May 30, 2024

Film Review: ‘Jumanji: The Next Level’ Is Anything But

All the way back in 2017, “Jumanji: Welcome to the Jungle” surprised audiences when the film, anticipated to be an aimless low-end Hollywood reboot, turned out to be an exhilarating comic adventure. Choosing to update the title board game with a video game, the reboot also centered around unsuspecting game players sucked into the dangerous world of Jumanji. The players had two potential fates, they can escape the game by completing a series of challenges or, if they use up all three of their video game lives they are eliminated and it is “game over!”

That film revolved around four real-world players, who seem to have been torn from the pages of a John Hughes screenplay. There’s the nerdy brain, the awkward shy girl, the beautiful popular girl and the jock who all cross paths while spending time in detention. (I told you they were straight out of John Hughes). While serving their after-school punishment they come across an old, dusty video game console. Once plugged in the foursome are pulled into the world of the game, embodied by their selected avatars (video game characters). As is common, each avatar possesses video game style strengths and weaknesses.

Where Have I Seen This Before?

The nerdy brain, Spencer, transformed from his skinny, lanky self in the buff archeologist Smolder Bravestone (Dwayne “The Rock” Johnson). The awkward shy girl, Martha becomes the inappropriately underdressed, expert martial artist, Ruby Roundhouse (Karen Gillan). The popular girl, Bethany, became her own worst nightmare, a portly, bearded, middle-aged man, Professor Shelly Oberon (Jack Black). The jock, Fridge, loses half his size and physical strength, downsizing from a linebacker-sized football player to the jockey-sized, sidekick “Moose” Finbar (Kevin Hart).

Once inside the game world, the film kicked into high gear as we watched our four heroes navigate the jungles of Jumanji in a kind of mashup “The Breakfast Club” meets “Raiders of the Lost Ark” adventure. The film captured a true video game feel as they worked through a series of deadly obstacles. It was a gratifying balance of action, comedy and, while predictable, coming-of-age story. You saw the self-discovery lessons learned coming a mile away, but that didn’t matter because it added some heart to the action. Throw in some quality comedic performances from the leads and you got the paint-by-numbers popcorn film you did not know you needed.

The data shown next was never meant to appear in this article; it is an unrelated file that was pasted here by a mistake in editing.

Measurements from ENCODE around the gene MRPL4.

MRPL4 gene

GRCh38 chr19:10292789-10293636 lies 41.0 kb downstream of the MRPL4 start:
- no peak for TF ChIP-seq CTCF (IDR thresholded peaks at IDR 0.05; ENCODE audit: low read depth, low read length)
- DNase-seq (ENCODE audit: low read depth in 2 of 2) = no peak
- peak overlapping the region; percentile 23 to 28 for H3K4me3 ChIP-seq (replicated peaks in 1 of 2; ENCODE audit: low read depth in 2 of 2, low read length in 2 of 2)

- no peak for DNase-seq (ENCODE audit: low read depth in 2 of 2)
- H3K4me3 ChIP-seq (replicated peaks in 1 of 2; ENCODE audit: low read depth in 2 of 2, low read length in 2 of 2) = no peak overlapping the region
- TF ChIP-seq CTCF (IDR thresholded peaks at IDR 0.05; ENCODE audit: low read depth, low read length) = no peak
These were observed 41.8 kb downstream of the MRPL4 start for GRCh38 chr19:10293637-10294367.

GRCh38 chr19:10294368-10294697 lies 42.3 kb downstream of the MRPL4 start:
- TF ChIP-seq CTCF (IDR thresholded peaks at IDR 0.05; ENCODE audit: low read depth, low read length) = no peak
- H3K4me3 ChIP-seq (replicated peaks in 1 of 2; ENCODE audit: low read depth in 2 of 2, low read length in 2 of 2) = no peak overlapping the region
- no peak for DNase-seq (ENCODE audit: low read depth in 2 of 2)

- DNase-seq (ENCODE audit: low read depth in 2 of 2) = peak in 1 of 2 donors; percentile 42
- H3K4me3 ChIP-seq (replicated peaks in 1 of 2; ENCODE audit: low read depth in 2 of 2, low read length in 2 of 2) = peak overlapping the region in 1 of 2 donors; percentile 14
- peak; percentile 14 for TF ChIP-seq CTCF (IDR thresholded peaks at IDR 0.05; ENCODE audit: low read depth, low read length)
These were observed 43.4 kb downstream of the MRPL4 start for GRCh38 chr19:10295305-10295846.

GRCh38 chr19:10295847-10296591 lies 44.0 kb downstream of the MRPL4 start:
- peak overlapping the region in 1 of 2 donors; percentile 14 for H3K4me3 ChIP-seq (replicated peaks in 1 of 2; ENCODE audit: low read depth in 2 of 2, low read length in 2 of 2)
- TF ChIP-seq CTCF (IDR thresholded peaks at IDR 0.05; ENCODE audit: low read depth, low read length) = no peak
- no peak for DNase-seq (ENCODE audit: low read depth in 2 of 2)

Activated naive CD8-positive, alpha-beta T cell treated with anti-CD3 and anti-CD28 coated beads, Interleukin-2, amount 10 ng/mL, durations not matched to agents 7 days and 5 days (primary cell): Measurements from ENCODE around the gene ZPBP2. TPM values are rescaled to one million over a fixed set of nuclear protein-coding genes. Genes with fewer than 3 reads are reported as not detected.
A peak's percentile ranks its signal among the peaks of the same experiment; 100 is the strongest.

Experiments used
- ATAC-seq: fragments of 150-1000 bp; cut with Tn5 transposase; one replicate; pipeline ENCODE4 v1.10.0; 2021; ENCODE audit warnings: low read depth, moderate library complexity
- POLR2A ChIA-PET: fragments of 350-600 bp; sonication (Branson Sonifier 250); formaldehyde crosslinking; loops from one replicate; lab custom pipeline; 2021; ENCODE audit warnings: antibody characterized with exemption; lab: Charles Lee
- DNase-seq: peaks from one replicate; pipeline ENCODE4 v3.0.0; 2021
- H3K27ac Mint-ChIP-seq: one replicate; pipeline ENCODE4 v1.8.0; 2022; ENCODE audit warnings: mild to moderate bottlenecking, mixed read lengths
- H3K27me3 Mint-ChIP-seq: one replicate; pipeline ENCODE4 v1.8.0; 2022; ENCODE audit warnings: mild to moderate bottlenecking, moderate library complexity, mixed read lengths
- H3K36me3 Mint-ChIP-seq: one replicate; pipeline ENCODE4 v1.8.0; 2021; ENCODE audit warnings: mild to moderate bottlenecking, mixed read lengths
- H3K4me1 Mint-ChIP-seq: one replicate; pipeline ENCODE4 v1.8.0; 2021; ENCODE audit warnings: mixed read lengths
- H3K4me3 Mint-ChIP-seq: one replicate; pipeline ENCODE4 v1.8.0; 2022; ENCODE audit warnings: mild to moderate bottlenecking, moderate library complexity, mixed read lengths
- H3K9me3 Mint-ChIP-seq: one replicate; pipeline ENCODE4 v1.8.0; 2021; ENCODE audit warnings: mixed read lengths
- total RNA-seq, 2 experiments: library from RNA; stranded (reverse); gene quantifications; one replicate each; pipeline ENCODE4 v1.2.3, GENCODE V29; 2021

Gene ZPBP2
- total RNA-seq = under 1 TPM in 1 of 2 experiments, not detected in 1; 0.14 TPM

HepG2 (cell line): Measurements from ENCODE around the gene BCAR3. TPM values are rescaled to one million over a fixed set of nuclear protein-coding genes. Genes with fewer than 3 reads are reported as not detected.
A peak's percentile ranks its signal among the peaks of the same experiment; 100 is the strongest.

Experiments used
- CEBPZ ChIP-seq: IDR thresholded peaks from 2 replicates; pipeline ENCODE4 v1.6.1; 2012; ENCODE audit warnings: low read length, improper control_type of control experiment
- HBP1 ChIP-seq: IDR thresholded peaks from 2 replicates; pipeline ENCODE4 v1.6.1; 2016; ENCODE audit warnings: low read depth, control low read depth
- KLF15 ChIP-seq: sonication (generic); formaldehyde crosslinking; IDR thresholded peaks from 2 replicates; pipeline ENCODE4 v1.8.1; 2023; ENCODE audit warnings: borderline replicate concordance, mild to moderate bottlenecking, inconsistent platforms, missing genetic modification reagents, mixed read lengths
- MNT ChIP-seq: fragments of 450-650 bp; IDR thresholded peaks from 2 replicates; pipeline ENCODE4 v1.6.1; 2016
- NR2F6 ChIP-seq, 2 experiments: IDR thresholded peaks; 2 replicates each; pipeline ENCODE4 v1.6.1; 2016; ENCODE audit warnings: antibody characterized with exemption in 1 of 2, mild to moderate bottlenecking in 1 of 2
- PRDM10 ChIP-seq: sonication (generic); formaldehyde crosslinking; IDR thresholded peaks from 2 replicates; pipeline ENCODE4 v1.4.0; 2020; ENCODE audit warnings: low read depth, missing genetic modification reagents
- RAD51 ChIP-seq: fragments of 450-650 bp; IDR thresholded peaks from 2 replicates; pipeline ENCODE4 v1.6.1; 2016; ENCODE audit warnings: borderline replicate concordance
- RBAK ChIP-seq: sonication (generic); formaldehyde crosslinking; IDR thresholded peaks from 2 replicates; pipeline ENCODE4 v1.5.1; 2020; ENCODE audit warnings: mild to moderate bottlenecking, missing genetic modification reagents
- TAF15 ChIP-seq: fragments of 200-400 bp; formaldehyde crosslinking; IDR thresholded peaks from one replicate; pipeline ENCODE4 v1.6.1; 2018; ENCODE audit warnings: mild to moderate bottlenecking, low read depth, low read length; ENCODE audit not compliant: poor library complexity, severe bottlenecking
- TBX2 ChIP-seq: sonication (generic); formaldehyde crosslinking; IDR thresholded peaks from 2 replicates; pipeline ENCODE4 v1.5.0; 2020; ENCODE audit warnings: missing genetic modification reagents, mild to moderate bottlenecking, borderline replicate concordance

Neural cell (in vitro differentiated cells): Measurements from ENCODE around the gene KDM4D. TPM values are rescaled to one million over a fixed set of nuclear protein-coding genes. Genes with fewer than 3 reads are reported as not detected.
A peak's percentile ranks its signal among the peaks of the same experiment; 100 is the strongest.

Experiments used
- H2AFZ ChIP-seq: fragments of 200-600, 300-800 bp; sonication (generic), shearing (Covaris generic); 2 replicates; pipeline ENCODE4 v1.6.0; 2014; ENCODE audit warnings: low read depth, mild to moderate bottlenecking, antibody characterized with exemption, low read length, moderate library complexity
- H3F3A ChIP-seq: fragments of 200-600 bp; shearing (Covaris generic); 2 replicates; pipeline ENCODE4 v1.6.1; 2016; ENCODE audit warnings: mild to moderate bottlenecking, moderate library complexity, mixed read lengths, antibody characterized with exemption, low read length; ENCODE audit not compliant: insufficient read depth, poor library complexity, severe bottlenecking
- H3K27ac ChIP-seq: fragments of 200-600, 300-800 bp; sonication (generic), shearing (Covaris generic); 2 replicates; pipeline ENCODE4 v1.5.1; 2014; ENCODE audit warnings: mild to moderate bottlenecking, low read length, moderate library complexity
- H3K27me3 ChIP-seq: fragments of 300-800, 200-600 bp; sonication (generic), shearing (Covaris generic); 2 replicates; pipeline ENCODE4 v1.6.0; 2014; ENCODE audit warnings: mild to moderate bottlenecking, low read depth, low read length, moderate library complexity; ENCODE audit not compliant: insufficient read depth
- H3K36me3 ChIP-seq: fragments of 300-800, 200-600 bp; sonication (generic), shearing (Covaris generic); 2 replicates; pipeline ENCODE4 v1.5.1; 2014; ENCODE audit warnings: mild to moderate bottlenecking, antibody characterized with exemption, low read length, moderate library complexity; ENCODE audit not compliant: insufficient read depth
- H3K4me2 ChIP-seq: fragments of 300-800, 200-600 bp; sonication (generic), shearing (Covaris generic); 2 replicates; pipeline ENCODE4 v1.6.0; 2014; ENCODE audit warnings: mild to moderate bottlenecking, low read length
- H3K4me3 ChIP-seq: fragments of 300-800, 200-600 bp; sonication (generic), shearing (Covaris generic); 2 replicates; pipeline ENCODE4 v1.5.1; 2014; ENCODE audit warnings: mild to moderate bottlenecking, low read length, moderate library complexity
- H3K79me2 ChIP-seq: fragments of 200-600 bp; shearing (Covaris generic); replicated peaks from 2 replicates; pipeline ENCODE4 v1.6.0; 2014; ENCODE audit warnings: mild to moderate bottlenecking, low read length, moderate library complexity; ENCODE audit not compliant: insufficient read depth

Carbon Copy

Fast forward to the next entry in the series, “Jumanji: The Next Level” a carbon copy of the Jungle. As is the case with most carbon copies, it pales in comparison. Just about everything you remember from the previous installment, for better or for worse is back, including the cast – both the real-world players and the avatar versions of themselves.

Bringing back the entire cast may seem like a step in the right direction, it actually serves as the film’s biggest hurdle. Sadly, one it never clears. We were provided sufficient closure when we last saw them in “Jungle.” For “The Next Level” to succeed, returning director/writer Jake Kasdan had the overcome a challenge of his own, finding something interesting to say about these characters, again. Spoiler alert – he doesn’t. It may be different if years had passed and the foursome had grown and changed as people. But seeing that these characters were fairly one dimensional to begin with, there is little to build on. What we are left with is a lazy excuse to reunite the familiar faces to partake on an unnecessarily, near-identical quest.